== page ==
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Victoria a step closer to eliminating cervical cancer by 2030 thanks to $3 million investment

Friday 10 September, 2021

Cancer Council Victoria has dedicated $2 million to our recently established Eliminating Cervical Cancer Fund and Freemasons Foundation Victoria have partnered in the project and committed $1 million which will go towards supporting research, community engagement activities, advocacy, and communications and media campaigns to accelerate progress towards eliminating cervical cancer and to address inequities in priority populations.

“We cannot make bold steps forward like eliminating cervical cancer alone”, said Todd Harper. “We would like to sincerely thank Freemasons Foundation Victoria for their generous contribution and commitment to helping us achieve this goal.”

The elimination of cervical cancer as a public health problem is a key priority for Cancer Council Victoria. Victoria could be one of the first jurisdictions in the world to eliminate cervical cancer by 2030, given we have one of the lowest cervical cancer incidence and mortality rates.

In 2019, 218 Victorians were diagnosed with cervical cancer, and 48 lost their lives to the disease. Globally however, cervical cancer is the fourth most common cancer among women. In 2018, there were 570,000 new cervical cancer cases and 311,000 deaths worldwide with nearly 90% of these deaths occurring in low- and middle-income countries. Cancer Council Victoria has played a longstanding role in encouraging women and people with a cervix to take part in cervical screening and encouraging parents and guardians of teenage boys and girls to consent to them receiving the HPV vaccine. This has included a variety of mass media campaigns and community engagement work, with particular emphasis on reaching unscreened and under-screened populations.

The success we have achieved in the past, as well as the promise for the future, has been a great showcase for how organisations like Cancer Council Victoria can work with other researchers, partners and governments in Australia and around the world to improve health outcomes.

We hope that our commitment and leadership in this space will inspire others to prioritise the elimination of cervical cancer.

Rodney Lavin, Chairman of Freemasons Foundation Victoria, said assisting Cancer Council Victoria to eliminate cervical cancer aligns strongly with their mission to contribute to a stronger and healthier Victoria.

“We are proud to be supporting the important goal to eliminate cervical cancer within a generation, and to be partnering with a proven leader like Cancer Council Victoria. If successful, Victoria would be the first jurisdiction in the world to eliminate this horrible cancer.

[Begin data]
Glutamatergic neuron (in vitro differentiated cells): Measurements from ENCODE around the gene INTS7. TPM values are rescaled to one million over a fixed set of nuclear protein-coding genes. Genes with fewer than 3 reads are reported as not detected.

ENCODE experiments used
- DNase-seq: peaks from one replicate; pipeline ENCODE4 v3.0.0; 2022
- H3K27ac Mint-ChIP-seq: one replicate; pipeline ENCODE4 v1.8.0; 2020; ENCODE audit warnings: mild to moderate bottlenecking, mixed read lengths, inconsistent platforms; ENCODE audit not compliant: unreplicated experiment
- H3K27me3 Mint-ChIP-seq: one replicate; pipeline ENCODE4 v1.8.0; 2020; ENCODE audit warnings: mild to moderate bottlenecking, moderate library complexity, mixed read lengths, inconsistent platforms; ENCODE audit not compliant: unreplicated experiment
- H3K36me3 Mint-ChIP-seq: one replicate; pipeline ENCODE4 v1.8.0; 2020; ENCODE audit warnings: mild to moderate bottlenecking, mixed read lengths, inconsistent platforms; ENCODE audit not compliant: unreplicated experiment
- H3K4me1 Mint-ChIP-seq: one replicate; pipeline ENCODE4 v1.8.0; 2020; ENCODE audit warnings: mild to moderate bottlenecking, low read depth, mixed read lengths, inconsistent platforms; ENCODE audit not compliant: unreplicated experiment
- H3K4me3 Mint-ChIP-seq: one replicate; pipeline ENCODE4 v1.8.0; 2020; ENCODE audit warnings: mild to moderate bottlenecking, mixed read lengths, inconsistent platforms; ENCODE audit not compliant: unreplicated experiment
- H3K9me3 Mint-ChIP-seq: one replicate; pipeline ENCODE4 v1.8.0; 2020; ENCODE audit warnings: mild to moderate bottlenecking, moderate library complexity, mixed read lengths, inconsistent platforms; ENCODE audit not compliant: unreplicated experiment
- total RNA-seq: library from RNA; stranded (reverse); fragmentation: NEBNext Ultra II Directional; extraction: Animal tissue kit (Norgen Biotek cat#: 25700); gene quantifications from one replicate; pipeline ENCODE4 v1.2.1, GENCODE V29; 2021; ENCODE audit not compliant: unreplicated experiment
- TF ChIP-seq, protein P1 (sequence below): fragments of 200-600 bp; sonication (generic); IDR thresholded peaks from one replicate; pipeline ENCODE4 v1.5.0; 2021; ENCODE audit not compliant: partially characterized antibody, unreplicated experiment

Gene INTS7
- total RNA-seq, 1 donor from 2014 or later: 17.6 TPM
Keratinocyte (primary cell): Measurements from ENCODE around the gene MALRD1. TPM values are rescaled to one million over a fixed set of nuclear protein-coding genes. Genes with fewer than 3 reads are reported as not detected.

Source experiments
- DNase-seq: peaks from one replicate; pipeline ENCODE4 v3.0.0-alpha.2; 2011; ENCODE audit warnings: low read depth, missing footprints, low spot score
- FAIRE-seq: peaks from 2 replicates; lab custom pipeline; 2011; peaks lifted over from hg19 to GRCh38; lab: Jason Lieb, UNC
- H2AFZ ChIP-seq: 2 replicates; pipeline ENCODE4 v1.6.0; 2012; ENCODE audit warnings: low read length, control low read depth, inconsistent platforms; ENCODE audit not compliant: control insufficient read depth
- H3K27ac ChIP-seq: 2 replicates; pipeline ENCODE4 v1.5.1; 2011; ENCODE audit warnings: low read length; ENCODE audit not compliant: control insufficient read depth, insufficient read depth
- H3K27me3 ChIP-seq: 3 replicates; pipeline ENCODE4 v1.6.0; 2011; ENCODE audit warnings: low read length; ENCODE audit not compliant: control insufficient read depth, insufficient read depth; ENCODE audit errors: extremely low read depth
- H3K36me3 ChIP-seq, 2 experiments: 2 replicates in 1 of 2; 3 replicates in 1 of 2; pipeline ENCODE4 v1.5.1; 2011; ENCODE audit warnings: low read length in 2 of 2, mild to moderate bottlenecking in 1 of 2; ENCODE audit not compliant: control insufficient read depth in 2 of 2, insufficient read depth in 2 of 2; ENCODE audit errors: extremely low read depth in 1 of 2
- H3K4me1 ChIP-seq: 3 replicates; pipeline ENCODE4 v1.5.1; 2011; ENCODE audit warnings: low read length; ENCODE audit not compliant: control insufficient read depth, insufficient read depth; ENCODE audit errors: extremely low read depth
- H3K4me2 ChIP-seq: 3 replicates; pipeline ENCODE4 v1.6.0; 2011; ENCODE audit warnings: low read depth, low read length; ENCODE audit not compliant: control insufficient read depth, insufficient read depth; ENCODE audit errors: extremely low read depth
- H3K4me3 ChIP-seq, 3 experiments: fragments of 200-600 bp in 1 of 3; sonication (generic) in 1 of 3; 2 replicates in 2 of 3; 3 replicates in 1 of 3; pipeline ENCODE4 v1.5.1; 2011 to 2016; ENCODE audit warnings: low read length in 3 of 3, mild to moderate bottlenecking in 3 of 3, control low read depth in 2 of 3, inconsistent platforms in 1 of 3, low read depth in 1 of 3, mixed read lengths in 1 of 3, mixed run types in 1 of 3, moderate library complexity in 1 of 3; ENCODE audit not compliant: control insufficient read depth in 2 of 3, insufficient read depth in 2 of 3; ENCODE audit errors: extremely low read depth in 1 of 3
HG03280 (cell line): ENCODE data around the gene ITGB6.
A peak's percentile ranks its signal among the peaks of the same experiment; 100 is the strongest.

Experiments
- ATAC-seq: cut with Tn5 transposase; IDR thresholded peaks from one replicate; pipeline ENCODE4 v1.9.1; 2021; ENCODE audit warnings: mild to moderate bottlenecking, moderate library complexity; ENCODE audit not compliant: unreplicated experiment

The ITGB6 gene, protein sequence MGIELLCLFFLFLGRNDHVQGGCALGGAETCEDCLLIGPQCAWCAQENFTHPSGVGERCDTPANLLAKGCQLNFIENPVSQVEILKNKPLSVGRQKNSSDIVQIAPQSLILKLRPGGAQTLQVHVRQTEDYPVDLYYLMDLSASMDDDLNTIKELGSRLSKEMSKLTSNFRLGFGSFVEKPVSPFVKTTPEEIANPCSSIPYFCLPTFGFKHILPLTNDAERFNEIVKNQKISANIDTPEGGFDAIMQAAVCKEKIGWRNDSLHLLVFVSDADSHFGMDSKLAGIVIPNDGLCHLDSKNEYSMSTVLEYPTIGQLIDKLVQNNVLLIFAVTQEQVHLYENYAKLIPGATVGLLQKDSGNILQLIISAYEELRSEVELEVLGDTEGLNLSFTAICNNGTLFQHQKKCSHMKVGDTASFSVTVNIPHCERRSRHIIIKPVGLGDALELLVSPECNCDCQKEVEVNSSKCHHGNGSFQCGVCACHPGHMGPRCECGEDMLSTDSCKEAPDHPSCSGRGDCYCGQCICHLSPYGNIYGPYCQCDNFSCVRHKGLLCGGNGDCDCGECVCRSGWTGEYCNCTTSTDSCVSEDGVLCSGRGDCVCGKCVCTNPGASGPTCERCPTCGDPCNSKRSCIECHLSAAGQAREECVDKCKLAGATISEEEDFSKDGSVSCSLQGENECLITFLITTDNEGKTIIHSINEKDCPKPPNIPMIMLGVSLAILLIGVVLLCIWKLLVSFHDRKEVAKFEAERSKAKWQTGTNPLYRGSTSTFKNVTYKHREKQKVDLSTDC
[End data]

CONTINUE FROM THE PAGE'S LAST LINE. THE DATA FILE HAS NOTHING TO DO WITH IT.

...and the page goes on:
We are passionate about tackling inequities and about better health outcomes for all, which is exactly what this work aims to deliver for all Victorian”, said Rodney Lavin, Chairman of Freemasons Foundation Victoria.

While significant gains have been made in Victoria, disadvantaged population groups are still dying disproportionately, including Aboriginal and Torres Strait Islanders, those from migrant and/or refugee backgrounds, women and people with a cervix, with disabilities and those experiencing socioeconomic disadvantage.

“Women and people with a cervix from priority communities face a range of barriers to accessing screening, immunisation and timely treatment. We have now started tackling breaking down these barriers in Victoria. We don’t want cervical cancer to become a disease of the disadvantaged”, said Kate Broun, Head of Cancer Screening, Early Detection and Immunisation at Cancer Council Victoria.

Only 53% of eligible Victorians are taking part in cervical screening, and 83% of Victorian girls and 74% of Victorians boys are fully vaccinated against HPV.

Worryingly, screening and HPV immunisation rates are lower in some priority communities. It’s important that we eliminate cervical cancer equitably. Aboriginal and/or Torres and those from some culturally diverse backgrounds have higher rates of pre-cancer and invasive cervical cancer.

Additional and targeted efforts within a framework of self-determination are needed to work with these communities to address barriers to screening. We need new tactics to continue to move the dial, and the option we now have available for never screened and under screened women and people with a cervix aged 30 and over to self-collect for HPV is a significant tool to fast track us to eliminating cervical cancer equitably.

According to the World Health Organisation (WHO), to eliminate cervical cancer, jurisdictions must reach and maintain an incidence rate of below four per 100,000 women.

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